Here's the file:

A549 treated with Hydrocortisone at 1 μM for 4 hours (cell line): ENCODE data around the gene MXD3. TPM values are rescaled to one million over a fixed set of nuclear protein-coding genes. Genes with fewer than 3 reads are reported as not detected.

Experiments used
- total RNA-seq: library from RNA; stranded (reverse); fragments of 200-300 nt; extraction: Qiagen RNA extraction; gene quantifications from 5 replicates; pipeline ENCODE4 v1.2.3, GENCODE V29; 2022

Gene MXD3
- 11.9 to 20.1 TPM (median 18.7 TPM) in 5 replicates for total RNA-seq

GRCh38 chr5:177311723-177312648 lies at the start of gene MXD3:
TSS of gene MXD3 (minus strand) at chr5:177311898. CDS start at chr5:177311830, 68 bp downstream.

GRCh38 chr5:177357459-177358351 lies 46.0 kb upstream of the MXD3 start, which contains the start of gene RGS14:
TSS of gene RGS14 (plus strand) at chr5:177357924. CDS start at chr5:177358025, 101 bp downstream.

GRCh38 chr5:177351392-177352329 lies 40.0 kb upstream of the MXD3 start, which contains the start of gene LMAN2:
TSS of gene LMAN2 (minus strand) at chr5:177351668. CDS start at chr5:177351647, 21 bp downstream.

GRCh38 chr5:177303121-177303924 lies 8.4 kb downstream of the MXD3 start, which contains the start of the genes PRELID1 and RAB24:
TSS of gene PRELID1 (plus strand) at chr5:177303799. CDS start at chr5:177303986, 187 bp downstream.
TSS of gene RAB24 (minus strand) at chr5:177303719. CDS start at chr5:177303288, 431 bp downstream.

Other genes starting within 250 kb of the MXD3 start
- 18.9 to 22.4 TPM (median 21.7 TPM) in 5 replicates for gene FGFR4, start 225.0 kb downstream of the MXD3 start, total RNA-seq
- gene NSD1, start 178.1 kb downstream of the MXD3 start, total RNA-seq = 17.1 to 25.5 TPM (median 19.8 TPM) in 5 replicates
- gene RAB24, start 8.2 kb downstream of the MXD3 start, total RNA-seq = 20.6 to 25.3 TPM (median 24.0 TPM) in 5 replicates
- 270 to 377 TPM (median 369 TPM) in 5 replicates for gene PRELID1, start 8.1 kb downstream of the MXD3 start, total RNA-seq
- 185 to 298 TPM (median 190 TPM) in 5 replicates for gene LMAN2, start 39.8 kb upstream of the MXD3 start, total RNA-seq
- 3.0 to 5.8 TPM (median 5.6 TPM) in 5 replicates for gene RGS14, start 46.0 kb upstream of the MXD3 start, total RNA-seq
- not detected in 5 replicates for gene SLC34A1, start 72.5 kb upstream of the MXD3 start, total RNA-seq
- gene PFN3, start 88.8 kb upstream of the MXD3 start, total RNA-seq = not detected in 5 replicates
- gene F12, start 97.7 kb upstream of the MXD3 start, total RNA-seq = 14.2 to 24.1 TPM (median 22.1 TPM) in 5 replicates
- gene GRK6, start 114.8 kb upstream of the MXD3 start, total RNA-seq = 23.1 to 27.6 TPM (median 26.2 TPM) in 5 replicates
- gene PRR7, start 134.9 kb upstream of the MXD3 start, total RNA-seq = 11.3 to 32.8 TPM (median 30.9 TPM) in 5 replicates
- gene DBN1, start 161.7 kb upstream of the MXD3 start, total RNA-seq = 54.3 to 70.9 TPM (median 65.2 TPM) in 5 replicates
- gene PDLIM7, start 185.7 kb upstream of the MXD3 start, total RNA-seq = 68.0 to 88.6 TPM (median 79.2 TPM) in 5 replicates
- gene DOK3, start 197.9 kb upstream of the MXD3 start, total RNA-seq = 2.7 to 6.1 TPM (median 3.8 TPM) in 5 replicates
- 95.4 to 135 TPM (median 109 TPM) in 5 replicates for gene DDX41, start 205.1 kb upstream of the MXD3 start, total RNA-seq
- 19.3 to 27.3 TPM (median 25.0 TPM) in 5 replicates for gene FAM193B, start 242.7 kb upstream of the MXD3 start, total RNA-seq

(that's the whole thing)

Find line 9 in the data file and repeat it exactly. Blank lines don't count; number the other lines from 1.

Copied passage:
TSS of gene RGS14 (plus strand) at chr5:177357924. CDS start at chr5:177358025, 101 bp downstream.